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What is a comparison rate?

If you’re asking yourself ‘what is a comparison rate?’ then you’ve come to the right place. Understanding comparison rates is important if you are taking out a mortgage for a home. Ultimately, a comparison rate aims to explain the true cost of a loan.

A comparison rate is the true cost of a home loan. Using a formula it takes the interest payments, based on the advertised interest rate, and includes any additional fees and charges that come with the loan. The comparison rate is the interest rate, expressed as a percentage. However, it also includes any fees and charges that come with the loan.

This rate will be slightly higher given that it includes these extra costs, which you could otherwise overlook when working out how much you'll be paying back in the long run.

By law the Australian government makes all lenders, banks and non-banks, advertise a comparison rate whenever we are advertising home loan rates. It's a great thing that we have to do this because it gives you the ability to really compare different home loans across different companies equally. Credit providers set their own interest rates, and it's important to know exactly what you're getting when you approach them for a loan.

It may be hard to compare home loans with different interest rates and fees, so the lender has a responsibility to provide a comparison rate.

For example, home loan A might have an interest rate of 5.20 per cent and fees and charges of 0.1 per cent. Cumulatively, this means that the comparison rate is 5.30 per cent.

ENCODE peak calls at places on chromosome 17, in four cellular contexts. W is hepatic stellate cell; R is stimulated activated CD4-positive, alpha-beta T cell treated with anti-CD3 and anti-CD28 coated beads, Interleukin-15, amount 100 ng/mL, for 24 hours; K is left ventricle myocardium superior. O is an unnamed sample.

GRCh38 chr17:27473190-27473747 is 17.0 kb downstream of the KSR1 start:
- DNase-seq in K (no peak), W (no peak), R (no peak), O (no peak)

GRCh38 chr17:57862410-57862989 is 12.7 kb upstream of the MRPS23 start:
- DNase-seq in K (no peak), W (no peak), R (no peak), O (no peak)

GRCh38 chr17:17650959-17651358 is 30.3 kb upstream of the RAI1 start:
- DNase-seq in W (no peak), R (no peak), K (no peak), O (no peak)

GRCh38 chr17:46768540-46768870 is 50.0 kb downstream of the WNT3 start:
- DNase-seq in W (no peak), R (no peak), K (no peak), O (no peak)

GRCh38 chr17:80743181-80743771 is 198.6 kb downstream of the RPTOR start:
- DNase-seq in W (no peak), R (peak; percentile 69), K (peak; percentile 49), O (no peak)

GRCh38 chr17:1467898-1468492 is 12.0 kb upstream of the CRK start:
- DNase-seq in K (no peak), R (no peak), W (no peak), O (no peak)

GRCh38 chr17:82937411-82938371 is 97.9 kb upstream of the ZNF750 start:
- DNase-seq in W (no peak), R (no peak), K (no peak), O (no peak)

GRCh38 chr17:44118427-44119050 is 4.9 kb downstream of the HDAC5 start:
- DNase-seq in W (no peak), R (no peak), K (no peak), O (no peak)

By contrast, home loan B might have an interest rate of 5.10 per cent and fees and charges of 0.4 per cent. That means the total comparison rate amounts to 5.50 per cent.

The important lesson here is that while home loan B has a lower interest rate than home loan A, its comparison rate is higher than that of home loan A - and this is what you will really be paying. So keep in mind that the 'lowest' price - the interest rate alone - is not always going to be the best deal for you.

For example, if a home loan provider has a standard variable rate listed and their comparison rate is a lot higher, this means you should look at any fees and charges on the loan.

If you've got a self managed super fund investment or you're paying a mortgage on your own home, then you'll know that the interest rate affects your loan.

The most common reasons that a comparison rate can be a lot higher than the actual rate the lender is advertising is because the loan has application fees or annual fees applicable.

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This information has been prepared without taking into account your individual objectives, financial situation or needs. You should, before acting on this information, consider its appropriateness to your circumstances.